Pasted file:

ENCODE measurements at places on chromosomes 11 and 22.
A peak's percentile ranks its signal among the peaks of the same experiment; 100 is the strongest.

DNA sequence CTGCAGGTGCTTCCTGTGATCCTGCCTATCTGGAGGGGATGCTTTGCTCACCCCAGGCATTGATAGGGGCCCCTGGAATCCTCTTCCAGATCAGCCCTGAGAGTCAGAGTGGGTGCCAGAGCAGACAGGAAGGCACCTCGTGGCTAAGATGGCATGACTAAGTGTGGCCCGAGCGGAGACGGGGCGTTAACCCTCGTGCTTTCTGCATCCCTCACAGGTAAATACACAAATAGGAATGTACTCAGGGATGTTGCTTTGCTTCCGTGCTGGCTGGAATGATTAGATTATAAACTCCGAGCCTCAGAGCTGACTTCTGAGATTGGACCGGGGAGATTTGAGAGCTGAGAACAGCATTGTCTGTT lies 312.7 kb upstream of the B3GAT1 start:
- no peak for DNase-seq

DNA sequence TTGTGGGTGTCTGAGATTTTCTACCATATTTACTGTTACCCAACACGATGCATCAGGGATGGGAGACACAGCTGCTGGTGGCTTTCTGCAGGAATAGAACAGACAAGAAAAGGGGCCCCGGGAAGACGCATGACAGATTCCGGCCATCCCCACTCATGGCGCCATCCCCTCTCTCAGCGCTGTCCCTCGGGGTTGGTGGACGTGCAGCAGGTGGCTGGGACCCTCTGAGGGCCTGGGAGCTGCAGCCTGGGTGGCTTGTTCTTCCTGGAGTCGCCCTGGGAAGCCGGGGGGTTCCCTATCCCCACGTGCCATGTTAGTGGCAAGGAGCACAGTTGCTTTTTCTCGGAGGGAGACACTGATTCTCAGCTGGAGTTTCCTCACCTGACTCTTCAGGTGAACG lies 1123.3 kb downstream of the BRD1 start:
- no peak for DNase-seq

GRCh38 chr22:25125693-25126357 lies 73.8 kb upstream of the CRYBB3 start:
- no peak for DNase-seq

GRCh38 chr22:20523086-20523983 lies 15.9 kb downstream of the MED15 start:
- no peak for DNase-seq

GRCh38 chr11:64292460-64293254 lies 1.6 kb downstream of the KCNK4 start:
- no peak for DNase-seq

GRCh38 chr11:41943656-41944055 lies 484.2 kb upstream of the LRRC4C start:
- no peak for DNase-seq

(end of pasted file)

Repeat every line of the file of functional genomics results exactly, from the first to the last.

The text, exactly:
ENCODE measurements at places on chromosomes 11 and 22.
A peak's percentile ranks its signal among the peaks of the same experiment; 100 is the strongest.

DNA sequence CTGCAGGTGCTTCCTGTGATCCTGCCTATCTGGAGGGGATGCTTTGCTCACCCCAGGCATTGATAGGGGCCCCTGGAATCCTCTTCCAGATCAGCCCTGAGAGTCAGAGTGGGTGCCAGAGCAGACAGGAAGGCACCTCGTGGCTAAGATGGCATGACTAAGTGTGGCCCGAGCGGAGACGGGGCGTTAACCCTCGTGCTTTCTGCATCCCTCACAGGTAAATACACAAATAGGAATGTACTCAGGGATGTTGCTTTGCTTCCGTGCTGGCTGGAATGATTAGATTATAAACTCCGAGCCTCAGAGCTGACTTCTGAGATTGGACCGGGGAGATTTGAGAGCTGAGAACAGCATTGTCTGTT lies 312.7 kb upstream of the B3GAT1 start:
- no peak for DNase-seq

DNA sequence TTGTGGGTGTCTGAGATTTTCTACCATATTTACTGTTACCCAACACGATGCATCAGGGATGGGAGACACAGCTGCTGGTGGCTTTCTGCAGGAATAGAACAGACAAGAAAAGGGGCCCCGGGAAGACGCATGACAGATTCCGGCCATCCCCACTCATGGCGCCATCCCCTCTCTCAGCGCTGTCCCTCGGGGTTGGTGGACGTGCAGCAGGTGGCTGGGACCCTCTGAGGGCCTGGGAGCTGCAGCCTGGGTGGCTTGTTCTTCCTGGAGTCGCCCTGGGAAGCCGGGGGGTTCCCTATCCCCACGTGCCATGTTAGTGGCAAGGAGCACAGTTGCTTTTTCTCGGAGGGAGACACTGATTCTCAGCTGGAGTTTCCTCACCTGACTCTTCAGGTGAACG lies 1123.3 kb downstream of the BRD1 start:
- no peak for DNase-seq

GRCh38 chr22:25125693-25126357 lies 73.8 kb upstream of the CRYBB3 start:
- no peak for DNase-seq

GRCh38 chr22:20523086-20523983 lies 15.9 kb downstream of the MED15 start:
- no peak for DNase-seq

GRCh38 chr11:64292460-64293254 lies 1.6 kb downstream of the KCNK4 start:
- no peak for DNase-seq

GRCh38 chr11:41943656-41944055 lies 484.2 kb upstream of the LRRC4C start:
- no peak for DNase-seq